University of Wisconsin
reads his descriptions with pleasure; and, while they are clothed with human warmth, he finds them in accord with strict truth. But John Muir's most profound emotion was aroused by magnificent scenery, and this he always saw in its relations to sky and cloud. The Sierra Nevada he thus epitomizes1: "Along the eastern margin of the Great Valley of California rises the mighty Sierra, miles in height, reposing like a smooth, cumulous cloud in the sunny sky, and so gloriously colored, and so luminous, it seems to be not clothed with light, but wholly composed of it, like the wall of some celestial city. Along the top, and extending a good way down, you see a pale, pearl-gray belt of snow; and below it a belt of blue and dark purple, marking the extension of the forests; and along the base of the range a broad belt of rose-purple and yellow, where lie the miner's goldfields and the foothill gardens. All these colored belts, blending smoothly, make a wall of light ineffably fine, and as beautiful as a rainbow, yet firm as adamant. "It seemed to me the Sierra should be called not the Nevada, or Snowy Range, but the Range of Light. And after ten years spent in the heart of it, rejoicing and wondering, bathing in its glorious floods of light, seeing the sunbursts of morning among the icy peaks, the noonday radiance on the trees and rocks and snow, the flush of the alpen- glow, and a thousand dashing waterfalls with their marvelous abundance of irised spray, it still seems to me above all others the Range of Light, the 'The Mountains of California, John Muir (The Century Co.) pp. 4—5.  most divinely beautiful of all the mountain chains I have ever seen." Muir's explorations of the Sierra brought to the public as never before the wonders of its river- worn ravines, its enormous glacier-cut canyons, its mighty cliffs, and its craggy peaks. From the fiery, dusty foothills to the white granite, snow-covered crests, he knew the Sierra as an intimate friend; and through his vivid writings, he communicated his glow to all admirers of the sublime in nature. After years of climbing in the Sierra, the magnificence of Alaska attracted Muir, and four times he visited that region. His explorations there represent the most important part of his geographic work; they added much to the knowledge of the Alaskan coast. A number of important inlets were mapped, the chiefest of which is Glacier Bay. In the latter was discovered the majestic glacier which bears Muir's name, a mighty stream of ice, in its broadest part twenty-five miles wide and having two hundred glacial tributaries. As compared with this, the greatest of the Alpine glaciers is a pigmy. Muir's close observations upon the motion and work of glaciers, first the small ones of the Sierra, and later the mighty ones of Alaska, were important contributions to the knowledge of these great agents of erosion. Muir saw that the mountains of the Sierra and Alaska, while apparently immutable and unalterable, are now being shaped by the same processes that formed them. Storms which drove the ordi- [111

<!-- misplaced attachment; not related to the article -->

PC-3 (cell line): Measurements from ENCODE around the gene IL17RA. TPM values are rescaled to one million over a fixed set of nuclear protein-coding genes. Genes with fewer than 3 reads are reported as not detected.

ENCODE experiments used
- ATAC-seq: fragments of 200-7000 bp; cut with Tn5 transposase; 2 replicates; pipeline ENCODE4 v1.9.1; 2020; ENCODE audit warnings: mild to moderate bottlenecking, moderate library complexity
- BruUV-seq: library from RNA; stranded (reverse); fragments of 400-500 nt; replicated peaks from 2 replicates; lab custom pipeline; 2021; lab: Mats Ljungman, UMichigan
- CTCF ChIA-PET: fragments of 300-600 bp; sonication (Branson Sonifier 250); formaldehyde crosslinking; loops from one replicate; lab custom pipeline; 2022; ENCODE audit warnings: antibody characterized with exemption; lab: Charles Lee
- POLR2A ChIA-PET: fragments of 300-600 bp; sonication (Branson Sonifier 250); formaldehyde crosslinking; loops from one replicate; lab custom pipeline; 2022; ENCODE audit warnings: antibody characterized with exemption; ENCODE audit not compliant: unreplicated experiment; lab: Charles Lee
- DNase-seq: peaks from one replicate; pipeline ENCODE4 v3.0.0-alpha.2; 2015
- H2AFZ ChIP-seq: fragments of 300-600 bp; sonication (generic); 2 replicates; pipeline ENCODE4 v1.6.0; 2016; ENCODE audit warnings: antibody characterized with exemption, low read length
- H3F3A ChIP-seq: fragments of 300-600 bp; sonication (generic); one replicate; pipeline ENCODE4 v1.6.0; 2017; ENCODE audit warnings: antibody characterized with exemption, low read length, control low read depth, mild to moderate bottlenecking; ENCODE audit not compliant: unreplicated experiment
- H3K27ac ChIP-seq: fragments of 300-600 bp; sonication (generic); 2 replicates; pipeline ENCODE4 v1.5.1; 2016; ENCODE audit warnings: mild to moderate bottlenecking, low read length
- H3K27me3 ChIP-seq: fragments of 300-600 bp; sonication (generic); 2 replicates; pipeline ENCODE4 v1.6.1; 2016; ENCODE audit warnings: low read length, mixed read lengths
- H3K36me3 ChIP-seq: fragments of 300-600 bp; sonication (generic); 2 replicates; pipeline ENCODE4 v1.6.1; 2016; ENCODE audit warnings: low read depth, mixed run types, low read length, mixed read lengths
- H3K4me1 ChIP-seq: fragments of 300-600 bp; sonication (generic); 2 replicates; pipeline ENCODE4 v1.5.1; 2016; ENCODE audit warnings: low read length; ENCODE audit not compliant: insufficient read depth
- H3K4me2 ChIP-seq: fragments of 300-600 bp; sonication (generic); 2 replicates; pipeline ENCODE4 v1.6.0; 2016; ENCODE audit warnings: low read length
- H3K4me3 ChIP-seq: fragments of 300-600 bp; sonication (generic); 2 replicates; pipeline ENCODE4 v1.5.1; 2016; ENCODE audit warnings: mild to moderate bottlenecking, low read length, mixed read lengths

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John Muir, biography, reminiscence, colleagues, contemporaries, archives, special collections, University of the Pacific, California, Holt-Atherton Special Collections, history, naturalist